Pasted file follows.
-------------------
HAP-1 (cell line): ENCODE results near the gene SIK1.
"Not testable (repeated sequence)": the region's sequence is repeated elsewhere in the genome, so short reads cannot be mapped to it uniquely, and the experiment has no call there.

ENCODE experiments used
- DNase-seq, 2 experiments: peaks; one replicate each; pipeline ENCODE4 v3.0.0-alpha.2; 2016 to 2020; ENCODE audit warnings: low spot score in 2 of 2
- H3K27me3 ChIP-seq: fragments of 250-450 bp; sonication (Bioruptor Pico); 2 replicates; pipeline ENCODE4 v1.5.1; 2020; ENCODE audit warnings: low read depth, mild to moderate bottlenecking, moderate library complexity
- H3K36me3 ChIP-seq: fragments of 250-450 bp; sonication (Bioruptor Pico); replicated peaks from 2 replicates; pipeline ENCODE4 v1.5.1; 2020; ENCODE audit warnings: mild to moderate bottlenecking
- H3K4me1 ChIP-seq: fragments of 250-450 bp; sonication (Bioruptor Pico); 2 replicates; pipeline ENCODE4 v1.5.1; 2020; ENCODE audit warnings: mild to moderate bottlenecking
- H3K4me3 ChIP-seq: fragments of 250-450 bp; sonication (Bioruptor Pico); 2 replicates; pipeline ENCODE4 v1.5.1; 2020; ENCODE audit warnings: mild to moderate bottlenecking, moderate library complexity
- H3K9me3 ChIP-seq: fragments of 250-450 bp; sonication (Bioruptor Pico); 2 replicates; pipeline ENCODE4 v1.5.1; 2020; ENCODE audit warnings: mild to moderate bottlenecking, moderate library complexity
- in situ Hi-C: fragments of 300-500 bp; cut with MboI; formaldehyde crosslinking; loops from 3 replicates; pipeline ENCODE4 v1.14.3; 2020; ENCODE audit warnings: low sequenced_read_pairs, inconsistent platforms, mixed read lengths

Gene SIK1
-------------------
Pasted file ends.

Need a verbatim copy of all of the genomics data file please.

HAP-1 (cell line): ENCODE results near the gene SIK1.
"Not testable (repeated sequence)": the region's sequence is repeated elsewhere in the genome, so short reads cannot be mapped to it uniquely, and the experiment has no call there.

ENCODE experiments used
- DNase-seq, 2 experiments: peaks; one replicate each; pipeline ENCODE4 v3.0.0-alpha.2; 2016 to 2020; ENCODE audit warnings: low spot score in 2 of 2
- H3K27me3 ChIP-seq: fragments of 250-450 bp; sonication (Bioruptor Pico); 2 replicates; pipeline ENCODE4 v1.5.1; 2020; ENCODE audit warnings: low read depth, mild to moderate bottlenecking, moderate library complexity
- H3K36me3 ChIP-seq: fragments of 250-450 bp; sonication (Bioruptor Pico); replicated peaks from 2 replicates; pipeline ENCODE4 v1.5.1; 2020; ENCODE audit warnings: mild to moderate bottlenecking
- H3K4me1 ChIP-seq: fragments of 250-450 bp; sonication (Bioruptor Pico); 2 replicates; pipeline ENCODE4 v1.5.1; 2020; ENCODE audit warnings: mild to moderate bottlenecking
- H3K4me3 ChIP-seq: fragments of 250-450 bp; sonication (Bioruptor Pico); 2 replicates; pipeline ENCODE4 v1.5.1; 2020; ENCODE audit warnings: mild to moderate bottlenecking, moderate library complexity
- H3K9me3 ChIP-seq: fragments of 250-450 bp; sonication (Bioruptor Pico); 2 replicates; pipeline ENCODE4 v1.5.1; 2020; ENCODE audit warnings: mild to moderate bottlenecking, moderate library complexity
- in situ Hi-C: fragments of 300-500 bp; cut with MboI; formaldehyde crosslinking; loops from 3 replicates; pipeline ENCODE4 v1.14.3; 2020; ENCODE audit warnings: low sequenced_read_pairs, inconsistent platforms, mixed read lengths

Gene SIK1